In the photo with my column today, I “chopped off” the head of young biker. It was not intentional, not a creative crop, and neither was it something like a tilted horizon to make a boring image more interesting.

It just happened that way. I was photographing a young father and his kids riding their bikes on the Boardwalk in Atlantic City. After they passed and I started walking to catch up to them, the dad circled back around and this time started doing wheelies. I got ready and positioned myself to make a picture, but he passed too close.

When I went over to say “hi” and get their names I also showed him the photo, apologizing for his missing head. He thought it was “chill.”

I actually liked the picture that way too, so when he volunteered to “do it again,” I told him no need. (I did make other photos of him and his family biking that day, and one was published with the story).

It raises a question though, that has been around as long as I have been a newspaper photographer. What are the rules about “setting up” a photo? Or even reenacting one?

In 1971 what is known as the “Munich Declaration” spelled out the “Duties and Rights of Journalists,” but it left some wiggle room about staging photos: Rule No. 4 states that an obligation of a journalist is, “Not to use unfair methods to obtain news, photographs or documents.”

Even the current Code of Ethics of the National Press Photographers Association contains some gray area: No. 5 is: “While photographing subjects, do not intentionally contribute to, alter, or seek to alter or influence events.”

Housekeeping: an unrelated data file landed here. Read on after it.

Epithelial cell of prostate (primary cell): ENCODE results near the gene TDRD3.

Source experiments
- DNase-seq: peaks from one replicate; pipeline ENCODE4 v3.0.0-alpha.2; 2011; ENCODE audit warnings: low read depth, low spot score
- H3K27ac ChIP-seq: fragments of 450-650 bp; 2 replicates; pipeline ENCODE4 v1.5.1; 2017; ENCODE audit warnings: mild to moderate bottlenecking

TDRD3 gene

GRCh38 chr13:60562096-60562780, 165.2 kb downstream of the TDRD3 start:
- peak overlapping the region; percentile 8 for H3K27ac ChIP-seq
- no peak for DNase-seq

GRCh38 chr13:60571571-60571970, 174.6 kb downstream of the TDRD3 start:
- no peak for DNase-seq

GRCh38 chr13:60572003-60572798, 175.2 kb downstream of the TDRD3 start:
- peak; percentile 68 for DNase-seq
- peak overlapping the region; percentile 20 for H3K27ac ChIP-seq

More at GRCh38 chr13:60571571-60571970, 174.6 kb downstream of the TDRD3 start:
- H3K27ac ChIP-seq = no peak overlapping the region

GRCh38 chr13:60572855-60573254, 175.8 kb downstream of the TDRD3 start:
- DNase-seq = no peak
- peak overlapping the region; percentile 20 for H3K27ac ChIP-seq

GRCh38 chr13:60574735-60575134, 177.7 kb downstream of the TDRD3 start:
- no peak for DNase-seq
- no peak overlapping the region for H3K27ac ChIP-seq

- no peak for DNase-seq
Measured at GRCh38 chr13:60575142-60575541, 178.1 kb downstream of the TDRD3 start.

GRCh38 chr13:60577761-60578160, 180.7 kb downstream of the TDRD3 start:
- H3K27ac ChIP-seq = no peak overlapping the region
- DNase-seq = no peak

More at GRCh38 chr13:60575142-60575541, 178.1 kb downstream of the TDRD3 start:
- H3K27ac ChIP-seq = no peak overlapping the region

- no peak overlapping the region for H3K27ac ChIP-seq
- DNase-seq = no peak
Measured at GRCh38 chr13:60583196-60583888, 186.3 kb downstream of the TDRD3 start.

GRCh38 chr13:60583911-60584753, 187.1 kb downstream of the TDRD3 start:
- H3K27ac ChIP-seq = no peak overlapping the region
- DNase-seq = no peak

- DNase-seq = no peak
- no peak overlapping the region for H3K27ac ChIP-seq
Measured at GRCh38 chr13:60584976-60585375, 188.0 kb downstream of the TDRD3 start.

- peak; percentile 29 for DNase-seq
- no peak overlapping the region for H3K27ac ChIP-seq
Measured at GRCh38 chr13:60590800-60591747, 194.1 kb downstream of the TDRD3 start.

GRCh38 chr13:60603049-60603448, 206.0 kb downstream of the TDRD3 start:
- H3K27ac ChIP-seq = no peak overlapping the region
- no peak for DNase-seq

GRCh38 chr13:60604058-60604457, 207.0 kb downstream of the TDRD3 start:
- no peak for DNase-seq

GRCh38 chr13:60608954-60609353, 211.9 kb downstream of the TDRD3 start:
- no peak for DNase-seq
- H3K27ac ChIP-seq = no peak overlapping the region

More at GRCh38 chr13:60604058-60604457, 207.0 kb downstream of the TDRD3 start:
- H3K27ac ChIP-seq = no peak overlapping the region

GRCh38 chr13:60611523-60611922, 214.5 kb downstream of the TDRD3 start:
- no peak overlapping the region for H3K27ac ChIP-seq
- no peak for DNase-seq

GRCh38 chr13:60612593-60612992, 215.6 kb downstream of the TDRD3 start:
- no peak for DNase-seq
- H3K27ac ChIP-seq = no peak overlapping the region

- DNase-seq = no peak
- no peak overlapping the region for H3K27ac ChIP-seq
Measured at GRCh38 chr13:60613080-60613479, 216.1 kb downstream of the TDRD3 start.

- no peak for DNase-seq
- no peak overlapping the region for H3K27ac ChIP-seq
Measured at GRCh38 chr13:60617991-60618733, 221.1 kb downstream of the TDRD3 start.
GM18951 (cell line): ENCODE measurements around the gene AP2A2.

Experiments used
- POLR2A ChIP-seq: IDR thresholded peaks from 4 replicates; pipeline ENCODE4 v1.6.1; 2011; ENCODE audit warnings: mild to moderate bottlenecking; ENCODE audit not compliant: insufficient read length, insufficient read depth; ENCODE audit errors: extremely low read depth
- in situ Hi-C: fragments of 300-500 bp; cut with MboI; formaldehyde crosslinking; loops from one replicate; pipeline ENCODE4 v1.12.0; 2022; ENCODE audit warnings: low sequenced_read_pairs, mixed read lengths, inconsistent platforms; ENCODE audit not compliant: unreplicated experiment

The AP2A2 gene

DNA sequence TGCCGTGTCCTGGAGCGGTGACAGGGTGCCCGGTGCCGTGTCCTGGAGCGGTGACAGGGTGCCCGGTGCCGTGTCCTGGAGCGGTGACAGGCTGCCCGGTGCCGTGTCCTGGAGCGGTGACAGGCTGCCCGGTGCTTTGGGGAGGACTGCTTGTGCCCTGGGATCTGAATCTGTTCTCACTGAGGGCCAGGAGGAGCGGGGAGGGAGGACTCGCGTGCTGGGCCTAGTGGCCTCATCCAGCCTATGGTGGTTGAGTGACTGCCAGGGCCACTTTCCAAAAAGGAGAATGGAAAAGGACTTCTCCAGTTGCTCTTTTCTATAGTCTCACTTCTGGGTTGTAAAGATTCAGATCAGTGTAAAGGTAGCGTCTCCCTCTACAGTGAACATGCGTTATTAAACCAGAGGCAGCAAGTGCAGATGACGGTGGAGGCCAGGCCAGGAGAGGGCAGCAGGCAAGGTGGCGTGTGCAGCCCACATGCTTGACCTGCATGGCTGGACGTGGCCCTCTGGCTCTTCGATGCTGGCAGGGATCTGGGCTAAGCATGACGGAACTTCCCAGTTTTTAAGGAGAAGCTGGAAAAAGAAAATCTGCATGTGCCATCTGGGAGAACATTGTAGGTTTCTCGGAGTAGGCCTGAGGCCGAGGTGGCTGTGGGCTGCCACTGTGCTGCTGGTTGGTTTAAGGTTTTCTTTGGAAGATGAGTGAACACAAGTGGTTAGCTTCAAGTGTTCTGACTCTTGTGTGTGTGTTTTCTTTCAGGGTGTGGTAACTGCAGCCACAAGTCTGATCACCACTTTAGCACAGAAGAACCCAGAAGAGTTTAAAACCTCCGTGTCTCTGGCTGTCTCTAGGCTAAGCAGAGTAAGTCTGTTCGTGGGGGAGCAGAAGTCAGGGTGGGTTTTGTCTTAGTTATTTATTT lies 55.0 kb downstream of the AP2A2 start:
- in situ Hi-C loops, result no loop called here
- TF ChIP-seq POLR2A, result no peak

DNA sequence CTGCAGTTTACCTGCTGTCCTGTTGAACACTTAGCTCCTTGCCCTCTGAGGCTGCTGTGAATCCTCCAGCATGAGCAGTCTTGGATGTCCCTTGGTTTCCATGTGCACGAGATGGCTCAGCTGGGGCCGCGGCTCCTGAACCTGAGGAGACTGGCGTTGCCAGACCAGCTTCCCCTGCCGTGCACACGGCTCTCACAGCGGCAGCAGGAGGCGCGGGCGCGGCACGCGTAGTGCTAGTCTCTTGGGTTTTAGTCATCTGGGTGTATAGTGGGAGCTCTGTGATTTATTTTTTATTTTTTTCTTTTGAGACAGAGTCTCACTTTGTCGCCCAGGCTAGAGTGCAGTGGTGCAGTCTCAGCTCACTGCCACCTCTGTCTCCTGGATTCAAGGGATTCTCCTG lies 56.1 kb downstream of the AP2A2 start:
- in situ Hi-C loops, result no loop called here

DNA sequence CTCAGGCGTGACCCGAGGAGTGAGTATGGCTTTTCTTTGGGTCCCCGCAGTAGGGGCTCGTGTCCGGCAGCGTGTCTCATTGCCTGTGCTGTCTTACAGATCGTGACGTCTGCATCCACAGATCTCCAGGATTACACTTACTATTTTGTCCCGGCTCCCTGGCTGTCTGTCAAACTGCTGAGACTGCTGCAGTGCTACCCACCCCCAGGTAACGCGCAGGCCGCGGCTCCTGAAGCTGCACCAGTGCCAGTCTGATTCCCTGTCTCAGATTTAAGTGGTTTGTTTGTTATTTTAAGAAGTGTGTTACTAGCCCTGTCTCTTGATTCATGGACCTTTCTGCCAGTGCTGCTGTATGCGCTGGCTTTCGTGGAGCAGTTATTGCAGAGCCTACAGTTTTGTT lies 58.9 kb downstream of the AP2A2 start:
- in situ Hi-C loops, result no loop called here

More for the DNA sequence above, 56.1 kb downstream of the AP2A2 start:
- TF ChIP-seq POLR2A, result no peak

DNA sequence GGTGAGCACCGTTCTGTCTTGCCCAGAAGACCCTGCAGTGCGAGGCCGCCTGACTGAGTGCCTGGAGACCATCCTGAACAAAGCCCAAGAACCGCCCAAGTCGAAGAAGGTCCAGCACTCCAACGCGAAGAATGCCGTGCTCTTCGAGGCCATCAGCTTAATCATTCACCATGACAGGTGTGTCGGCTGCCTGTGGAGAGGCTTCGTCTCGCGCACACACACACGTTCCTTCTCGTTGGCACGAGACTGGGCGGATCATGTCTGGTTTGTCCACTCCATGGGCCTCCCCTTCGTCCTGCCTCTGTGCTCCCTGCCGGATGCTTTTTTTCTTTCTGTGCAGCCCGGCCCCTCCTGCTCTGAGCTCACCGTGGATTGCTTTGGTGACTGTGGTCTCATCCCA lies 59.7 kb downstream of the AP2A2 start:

A lot of what I write these days starts out with “I remember when ...” But years ago at the Inquirer, as photography began moving from the darkroom to the computer, photographers were wanting to draw up a set of guidelines both for ourselves, and to help explain our sensibilities to readers and our writing and editing colleagues in the newsroom.

This came soon after National Geographic used a computer to manipulate an image of the Egyptian pyramids so they’d fit better on its cover (the picture was shot on 35m film, before digital cameras were in use).

One of the top editors at our paper sat in on our ethics meeting as we discussed a common scenario that photographers might encounter while cruising for features. You are driving past a park and see someone flying a kite. The pretty sky, the colors of the kite, and the exuberance of the kite flyer combine to create a perfect scene. All it needs is for a photographer to find a place to park. By the time you do, the kite flyer has reeled in his kite and is about to leave. So the question we all asked in the meeting was: “Do you ask them to go fly a kite? A little longer, just for you, and your picture?”

The editor replied. “sure.” He said the kite flying was reality, and the photographer isn’t changing that, just extending the action.

All of the photographers responded with a resounding, “No way!” We see it as the visual equivalent of a reporter making up quotes.

For us it was — and still is - a slippery slope. Something seemingly minor can easily lead to to something ending up all wrong, in a major way.

Besides the honesty, I asked myself, what if the kite flyer trips over a log and breaks a leg? Or a wheelie rider loses control and runs over a kid on the boardwalk. “The photographer made me do it,” is not an answer I want to hear, whether it’s for causing a disaster, or just furthering the loss of trust many today have in the media. Once we lose that trust, there is no going back.

Since 1998, a black-and-white photo has appeared every Monday in staff photographer Tom Gralish’s “Scene Through the Lens” photo column in The Inquirer’s local news section. Here are the most recent, in color:

» SEE MORE: Archived columns and Twenty years of a photo column